EPs / Cassettes / Singles
Ulises Conti: Atlas
Atlas presents a generous, fifteen-song portrait of the distinguished work Buenos Aires-born Ulises Conti (b. 1975) has produced throughout a ten-year solo career. In actual fact, the recording offers but a sampling of the Argentine composer's output (the Metamusica label, for example, has issued seven of his albums), whose work has been heard in multiple contexts, including film, visual arts, dance, and theater.
He opens the album strikingly with “Cañones ocultos entre las flores,” a plaintive and sparsely arranged setting featuring a French horn as the lead voice. The later “La sed” conjures an exotic vista in first marrying lap steel expressions to acoustic guitar and viola textures, and then, in its second half, re-introducing the French horn. Conti's interest in timbral contrasts emerges even more pronouncedly in “Canción de despedida” when (what appears to be) the high-pitched warble of a bowed saw sings alongside guitar picking.
The solo piano pieces argue strongly on behalf of Conti's elegant playing style and an approach that opts for simplicity over indulgent display. His melodic side comes fully to the fore in “Budapest,” where lilting, high-wire patterns receive low-end support from sprinkling clusters of trills. “El chico de la moto,” on the other hand, takes the listener to a more wistful place, with Conti's elegant arpeggios heard in conjunction with romantic waltz playing that's as bluesy as it is jazz-tinged. The music's evocative quality lends support to the idea of Conti as a natural film composer, especially when a few passages exude a Nino Rota-like character. And speaking of romantic, no track waxes more nostalgically for the golden days of yore than “West Hollywood.”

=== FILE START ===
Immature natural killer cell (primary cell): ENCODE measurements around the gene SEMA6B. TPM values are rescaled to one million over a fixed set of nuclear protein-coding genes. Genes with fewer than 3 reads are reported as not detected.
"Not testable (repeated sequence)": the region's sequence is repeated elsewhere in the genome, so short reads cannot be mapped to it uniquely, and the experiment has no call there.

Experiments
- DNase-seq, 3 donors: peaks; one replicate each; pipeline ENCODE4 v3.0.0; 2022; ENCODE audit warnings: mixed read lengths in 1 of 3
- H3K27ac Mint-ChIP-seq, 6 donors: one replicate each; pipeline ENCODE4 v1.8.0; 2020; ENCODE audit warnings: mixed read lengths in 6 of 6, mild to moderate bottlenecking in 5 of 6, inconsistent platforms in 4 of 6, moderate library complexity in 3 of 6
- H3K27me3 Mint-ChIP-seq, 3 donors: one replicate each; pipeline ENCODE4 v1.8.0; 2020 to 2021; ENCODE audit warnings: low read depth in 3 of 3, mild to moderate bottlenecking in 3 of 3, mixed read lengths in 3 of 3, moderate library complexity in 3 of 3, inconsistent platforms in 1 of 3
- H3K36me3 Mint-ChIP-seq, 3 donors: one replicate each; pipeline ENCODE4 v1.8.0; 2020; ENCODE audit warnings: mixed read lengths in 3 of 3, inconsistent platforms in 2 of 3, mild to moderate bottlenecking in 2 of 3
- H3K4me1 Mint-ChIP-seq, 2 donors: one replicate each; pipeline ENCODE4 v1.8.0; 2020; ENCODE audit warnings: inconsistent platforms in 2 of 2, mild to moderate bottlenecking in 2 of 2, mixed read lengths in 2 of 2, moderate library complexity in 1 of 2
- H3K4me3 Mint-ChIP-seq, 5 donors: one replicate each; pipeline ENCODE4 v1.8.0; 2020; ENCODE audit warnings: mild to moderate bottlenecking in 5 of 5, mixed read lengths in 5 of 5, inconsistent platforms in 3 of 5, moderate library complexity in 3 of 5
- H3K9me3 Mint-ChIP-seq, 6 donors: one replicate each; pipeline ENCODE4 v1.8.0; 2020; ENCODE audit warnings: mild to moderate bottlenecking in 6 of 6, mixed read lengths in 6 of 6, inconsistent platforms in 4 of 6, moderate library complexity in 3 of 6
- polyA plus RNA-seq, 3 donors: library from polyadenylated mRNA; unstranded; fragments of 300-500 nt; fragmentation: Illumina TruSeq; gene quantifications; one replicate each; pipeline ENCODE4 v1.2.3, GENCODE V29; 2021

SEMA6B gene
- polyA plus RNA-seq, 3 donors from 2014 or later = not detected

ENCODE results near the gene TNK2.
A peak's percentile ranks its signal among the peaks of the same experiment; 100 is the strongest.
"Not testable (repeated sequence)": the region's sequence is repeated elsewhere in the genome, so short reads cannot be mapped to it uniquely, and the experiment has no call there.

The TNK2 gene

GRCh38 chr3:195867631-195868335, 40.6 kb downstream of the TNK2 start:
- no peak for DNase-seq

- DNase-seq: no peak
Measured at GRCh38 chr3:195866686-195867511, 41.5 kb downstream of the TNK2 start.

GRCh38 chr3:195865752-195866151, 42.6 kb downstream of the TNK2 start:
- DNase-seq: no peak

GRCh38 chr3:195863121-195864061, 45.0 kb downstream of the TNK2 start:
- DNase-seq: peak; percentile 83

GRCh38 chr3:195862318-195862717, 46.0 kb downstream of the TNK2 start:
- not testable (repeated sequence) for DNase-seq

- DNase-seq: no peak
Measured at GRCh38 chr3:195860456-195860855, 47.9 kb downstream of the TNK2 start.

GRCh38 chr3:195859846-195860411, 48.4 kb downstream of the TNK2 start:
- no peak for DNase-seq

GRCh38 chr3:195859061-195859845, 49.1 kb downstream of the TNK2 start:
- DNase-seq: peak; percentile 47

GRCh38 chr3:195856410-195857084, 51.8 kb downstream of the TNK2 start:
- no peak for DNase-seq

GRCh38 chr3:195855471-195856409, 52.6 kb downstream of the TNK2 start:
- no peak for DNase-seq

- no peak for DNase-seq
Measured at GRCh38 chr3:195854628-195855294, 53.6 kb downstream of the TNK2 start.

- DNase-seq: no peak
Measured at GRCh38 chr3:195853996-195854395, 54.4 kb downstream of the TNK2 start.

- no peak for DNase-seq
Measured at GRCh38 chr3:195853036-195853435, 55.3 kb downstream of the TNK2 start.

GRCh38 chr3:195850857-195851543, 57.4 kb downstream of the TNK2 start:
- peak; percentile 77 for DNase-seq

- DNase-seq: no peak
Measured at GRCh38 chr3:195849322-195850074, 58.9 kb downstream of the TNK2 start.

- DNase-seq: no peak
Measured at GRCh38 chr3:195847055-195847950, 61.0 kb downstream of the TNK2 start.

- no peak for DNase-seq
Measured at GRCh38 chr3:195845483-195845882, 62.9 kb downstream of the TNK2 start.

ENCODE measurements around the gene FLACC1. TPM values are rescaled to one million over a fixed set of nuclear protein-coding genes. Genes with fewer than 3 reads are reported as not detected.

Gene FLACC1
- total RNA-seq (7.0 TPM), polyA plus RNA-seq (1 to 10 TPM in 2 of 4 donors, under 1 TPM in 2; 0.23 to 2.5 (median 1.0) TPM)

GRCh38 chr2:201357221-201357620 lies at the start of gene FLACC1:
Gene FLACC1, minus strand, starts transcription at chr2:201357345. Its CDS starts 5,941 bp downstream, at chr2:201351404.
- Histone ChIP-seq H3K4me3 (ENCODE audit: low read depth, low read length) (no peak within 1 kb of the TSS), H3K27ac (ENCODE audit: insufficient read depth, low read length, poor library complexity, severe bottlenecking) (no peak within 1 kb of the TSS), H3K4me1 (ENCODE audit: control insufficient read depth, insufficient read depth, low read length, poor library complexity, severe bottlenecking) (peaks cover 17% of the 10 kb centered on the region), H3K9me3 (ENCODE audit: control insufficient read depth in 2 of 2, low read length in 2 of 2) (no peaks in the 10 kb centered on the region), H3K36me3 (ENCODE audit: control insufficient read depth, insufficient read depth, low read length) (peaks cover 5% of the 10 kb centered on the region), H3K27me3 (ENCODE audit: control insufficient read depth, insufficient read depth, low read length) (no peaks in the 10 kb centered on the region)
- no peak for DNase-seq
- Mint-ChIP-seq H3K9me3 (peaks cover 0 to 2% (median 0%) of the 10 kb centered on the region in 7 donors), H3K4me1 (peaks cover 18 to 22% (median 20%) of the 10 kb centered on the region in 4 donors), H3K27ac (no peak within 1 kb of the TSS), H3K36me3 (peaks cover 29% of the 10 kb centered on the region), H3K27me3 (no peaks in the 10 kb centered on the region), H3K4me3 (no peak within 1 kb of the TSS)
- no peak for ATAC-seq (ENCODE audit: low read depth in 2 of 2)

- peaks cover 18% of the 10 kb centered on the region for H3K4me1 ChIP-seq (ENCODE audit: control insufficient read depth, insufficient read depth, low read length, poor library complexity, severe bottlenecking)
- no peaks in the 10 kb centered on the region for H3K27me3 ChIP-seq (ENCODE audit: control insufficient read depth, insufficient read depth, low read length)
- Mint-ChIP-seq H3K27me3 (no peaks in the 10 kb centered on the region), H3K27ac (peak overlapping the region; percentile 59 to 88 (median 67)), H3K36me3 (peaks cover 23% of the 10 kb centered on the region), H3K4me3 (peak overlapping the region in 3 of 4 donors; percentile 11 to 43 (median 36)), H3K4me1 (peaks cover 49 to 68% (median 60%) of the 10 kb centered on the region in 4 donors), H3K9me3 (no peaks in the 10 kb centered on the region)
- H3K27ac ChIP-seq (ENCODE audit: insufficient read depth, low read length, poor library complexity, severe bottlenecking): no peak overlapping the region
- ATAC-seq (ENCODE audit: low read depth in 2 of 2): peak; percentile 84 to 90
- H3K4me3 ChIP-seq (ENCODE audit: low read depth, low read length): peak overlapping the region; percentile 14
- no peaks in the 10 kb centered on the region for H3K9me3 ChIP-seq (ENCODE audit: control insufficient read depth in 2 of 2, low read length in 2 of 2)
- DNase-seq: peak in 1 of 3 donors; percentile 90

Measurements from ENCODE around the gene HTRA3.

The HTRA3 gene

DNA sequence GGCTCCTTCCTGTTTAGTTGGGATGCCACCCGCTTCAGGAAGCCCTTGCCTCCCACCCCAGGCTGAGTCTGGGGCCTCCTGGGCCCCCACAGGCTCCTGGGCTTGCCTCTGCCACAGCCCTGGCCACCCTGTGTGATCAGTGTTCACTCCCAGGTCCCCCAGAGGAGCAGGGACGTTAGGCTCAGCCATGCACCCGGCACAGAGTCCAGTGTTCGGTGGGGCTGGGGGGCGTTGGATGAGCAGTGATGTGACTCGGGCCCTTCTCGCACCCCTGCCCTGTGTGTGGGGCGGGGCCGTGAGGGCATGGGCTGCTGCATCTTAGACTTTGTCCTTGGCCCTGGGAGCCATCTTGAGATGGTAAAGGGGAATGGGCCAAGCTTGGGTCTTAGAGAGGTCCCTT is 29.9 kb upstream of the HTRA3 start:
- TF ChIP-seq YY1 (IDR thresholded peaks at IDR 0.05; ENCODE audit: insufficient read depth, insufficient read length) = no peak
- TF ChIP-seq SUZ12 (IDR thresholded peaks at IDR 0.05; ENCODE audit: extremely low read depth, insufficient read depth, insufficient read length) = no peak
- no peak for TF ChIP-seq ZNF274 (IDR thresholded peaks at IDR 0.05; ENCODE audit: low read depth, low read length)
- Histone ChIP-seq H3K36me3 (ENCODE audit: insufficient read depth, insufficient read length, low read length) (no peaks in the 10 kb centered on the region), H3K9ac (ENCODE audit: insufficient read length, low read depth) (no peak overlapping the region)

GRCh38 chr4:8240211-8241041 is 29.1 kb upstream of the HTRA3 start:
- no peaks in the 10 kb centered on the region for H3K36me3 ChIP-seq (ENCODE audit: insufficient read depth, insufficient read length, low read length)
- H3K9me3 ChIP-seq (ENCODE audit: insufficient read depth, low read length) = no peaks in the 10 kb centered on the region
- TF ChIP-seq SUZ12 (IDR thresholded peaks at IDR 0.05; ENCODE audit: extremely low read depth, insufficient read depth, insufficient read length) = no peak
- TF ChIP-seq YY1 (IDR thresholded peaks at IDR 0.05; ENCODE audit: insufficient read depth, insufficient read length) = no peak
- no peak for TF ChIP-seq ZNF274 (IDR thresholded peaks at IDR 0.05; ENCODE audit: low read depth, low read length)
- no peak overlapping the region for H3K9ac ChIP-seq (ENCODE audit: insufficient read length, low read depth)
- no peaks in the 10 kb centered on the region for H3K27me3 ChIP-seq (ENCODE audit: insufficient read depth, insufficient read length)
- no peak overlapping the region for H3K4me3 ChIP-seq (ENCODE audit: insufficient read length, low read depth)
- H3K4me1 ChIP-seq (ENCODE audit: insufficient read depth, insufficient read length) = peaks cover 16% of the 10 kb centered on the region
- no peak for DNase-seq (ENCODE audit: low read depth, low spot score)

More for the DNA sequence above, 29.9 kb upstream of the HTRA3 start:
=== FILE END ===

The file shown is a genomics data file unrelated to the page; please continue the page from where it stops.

Some pieces possess a somewhat modern classical character (the explorative “Adivinación en lagos” and “Distancias olvidadas,” both of which feature delicate expressions of strings and piano) on an album that's at times ponderous (“Cuarto suspendido”) and in other moments heartfelt and moving (the chamber music-styled “Luz de un cuerpo”). One would be wrong to think of Atlas as a piano album, given the number of pieces that feature other instruments. It's more—as it's presumably intended to be—a portrait of Conti the composer, and a consistently satisfying one it is at that.